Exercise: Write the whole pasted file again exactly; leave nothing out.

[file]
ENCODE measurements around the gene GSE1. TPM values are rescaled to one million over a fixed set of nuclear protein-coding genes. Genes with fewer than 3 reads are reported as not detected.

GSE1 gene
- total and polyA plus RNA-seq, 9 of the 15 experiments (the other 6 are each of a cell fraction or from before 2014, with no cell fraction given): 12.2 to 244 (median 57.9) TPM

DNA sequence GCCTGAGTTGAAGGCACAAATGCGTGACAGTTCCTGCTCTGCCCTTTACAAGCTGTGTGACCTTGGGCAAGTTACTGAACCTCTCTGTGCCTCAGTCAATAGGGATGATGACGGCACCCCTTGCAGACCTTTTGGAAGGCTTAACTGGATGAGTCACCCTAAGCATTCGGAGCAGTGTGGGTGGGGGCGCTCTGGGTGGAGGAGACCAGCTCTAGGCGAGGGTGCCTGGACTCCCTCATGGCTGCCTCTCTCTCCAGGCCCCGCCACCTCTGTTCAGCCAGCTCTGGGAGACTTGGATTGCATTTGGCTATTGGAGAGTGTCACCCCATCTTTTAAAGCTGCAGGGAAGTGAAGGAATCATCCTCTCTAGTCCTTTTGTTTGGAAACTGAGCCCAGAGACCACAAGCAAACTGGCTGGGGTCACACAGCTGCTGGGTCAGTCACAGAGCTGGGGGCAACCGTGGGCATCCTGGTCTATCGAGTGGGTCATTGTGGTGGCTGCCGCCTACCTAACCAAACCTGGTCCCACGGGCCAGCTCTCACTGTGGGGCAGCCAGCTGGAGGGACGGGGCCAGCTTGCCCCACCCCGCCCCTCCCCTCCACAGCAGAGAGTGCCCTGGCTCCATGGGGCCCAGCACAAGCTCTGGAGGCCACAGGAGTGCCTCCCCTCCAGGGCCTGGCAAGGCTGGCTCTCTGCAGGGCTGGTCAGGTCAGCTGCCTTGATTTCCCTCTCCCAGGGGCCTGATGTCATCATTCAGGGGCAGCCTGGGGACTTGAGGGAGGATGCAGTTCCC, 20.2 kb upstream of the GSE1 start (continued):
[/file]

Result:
ENCODE measurements around the gene GSE1. TPM values are rescaled to one million over a fixed set of nuclear protein-coding genes. Genes with fewer than 3 reads are reported as not detected.

GSE1 gene
- total and polyA plus RNA-seq, 9 of the 15 experiments (the other 6 are each of a cell fraction or from before 2014, with no cell fraction given): 12.2 to 244 (median 57.9) TPM

DNA sequence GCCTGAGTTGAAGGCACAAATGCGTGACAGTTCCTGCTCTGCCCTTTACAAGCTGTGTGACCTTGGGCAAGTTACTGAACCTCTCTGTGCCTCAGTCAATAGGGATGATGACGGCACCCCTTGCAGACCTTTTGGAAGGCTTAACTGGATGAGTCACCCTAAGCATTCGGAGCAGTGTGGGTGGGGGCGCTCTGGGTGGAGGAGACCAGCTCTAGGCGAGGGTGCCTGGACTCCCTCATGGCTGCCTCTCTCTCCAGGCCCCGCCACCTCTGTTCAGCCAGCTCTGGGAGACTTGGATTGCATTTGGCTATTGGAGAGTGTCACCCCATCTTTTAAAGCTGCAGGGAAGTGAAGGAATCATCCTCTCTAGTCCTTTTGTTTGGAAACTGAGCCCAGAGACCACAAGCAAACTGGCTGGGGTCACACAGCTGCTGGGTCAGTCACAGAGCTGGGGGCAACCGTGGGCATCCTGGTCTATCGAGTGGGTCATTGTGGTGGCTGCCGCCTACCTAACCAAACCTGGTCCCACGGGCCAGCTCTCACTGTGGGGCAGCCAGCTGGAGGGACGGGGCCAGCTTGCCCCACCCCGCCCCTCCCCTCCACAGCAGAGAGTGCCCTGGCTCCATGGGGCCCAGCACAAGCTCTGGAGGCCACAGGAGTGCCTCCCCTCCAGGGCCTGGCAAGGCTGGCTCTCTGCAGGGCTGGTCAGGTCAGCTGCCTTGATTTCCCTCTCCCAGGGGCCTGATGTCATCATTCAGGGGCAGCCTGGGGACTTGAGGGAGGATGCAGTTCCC, 20.2 kb upstream of the GSE1 start (continued):